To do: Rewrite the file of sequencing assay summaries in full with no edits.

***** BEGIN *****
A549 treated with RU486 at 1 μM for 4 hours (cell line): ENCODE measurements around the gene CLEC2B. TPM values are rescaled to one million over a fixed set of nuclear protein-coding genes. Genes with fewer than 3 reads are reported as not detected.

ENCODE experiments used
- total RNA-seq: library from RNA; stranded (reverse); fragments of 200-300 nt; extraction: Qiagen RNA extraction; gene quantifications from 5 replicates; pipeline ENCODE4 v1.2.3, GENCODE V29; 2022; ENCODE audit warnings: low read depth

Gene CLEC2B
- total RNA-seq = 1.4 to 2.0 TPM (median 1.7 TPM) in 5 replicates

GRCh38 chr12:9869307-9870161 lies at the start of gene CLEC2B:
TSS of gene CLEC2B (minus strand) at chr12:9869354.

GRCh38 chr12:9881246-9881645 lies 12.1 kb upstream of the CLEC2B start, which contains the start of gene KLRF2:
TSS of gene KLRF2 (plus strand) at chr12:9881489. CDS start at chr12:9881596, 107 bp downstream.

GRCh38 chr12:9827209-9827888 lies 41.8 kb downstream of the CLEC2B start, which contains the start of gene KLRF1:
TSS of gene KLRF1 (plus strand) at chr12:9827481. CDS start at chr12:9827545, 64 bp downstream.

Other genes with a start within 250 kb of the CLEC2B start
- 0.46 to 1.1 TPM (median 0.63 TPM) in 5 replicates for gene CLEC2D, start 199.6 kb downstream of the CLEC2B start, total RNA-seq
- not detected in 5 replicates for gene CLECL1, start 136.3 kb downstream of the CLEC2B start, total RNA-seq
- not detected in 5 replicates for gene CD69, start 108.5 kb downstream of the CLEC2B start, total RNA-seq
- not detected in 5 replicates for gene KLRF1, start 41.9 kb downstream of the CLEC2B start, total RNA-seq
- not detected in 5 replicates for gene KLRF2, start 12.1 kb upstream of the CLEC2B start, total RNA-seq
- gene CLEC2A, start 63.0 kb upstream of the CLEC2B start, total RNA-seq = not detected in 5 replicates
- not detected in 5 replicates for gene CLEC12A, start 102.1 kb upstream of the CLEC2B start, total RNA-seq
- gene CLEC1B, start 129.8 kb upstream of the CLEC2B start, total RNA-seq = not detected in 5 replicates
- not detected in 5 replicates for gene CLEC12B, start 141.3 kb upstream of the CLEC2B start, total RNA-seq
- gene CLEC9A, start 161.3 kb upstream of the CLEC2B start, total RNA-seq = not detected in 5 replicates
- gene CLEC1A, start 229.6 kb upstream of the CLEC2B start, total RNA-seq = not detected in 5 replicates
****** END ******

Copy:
A549 treated with RU486 at 1 μM for 4 hours (cell line): ENCODE measurements around the gene CLEC2B. TPM values are rescaled to one million over a fixed set of nuclear protein-coding genes. Genes with fewer than 3 reads are reported as not detected.

ENCODE experiments used
- total RNA-seq: library from RNA; stranded (reverse); fragments of 200-300 nt; extraction: Qiagen RNA extraction; gene quantifications from 5 replicates; pipeline ENCODE4 v1.2.3, GENCODE V29; 2022; ENCODE audit warnings: low read depth

Gene CLEC2B
- total RNA-seq = 1.4 to 2.0 TPM (median 1.7 TPM) in 5 replicates

GRCh38 chr12:9869307-9870161 lies at the start of gene CLEC2B:
TSS of gene CLEC2B (minus strand) at chr12:9869354.

GRCh38 chr12:9881246-9881645 lies 12.1 kb upstream of the CLEC2B start, which contains the start of gene KLRF2:
TSS of gene KLRF2 (plus strand) at chr12:9881489. CDS start at chr12:9881596, 107 bp downstream.

GRCh38 chr12:9827209-9827888 lies 41.8 kb downstream of the CLEC2B start, which contains the start of gene KLRF1:
TSS of gene KLRF1 (plus strand) at chr12:9827481. CDS start at chr12:9827545, 64 bp downstream.

Other genes with a start within 250 kb of the CLEC2B start
- 0.46 to 1.1 TPM (median 0.63 TPM) in 5 replicates for gene CLEC2D, start 199.6 kb downstream of the CLEC2B start, total RNA-seq
- not detected in 5 replicates for gene CLECL1, start 136.3 kb downstream of the CLEC2B start, total RNA-seq
- not detected in 5 replicates for gene CD69, start 108.5 kb downstream of the CLEC2B start, total RNA-seq
- not detected in 5 replicates for gene KLRF1, start 41.9 kb downstream of the CLEC2B start, total RNA-seq
- not detected in 5 replicates for gene KLRF2, start 12.1 kb upstream of the CLEC2B start, total RNA-seq
- gene CLEC2A, start 63.0 kb upstream of the CLEC2B start, total RNA-seq = not detected in 5 replicates
- not detected in 5 replicates for gene CLEC12A, start 102.1 kb upstream of the CLEC2B start, total RNA-seq
- gene CLEC1B, start 129.8 kb upstream of the CLEC2B start, total RNA-seq = not detected in 5 replicates
- not detected in 5 replicates for gene CLEC12B, start 141.3 kb upstream of the CLEC2B start, total RNA-seq
- gene CLEC9A, start 161.3 kb upstream of the CLEC2B start, total RNA-seq = not detected in 5 replicates
- gene CLEC1A, start 229.6 kb upstream of the CLEC2B start, total RNA-seq = not detected in 5 replicates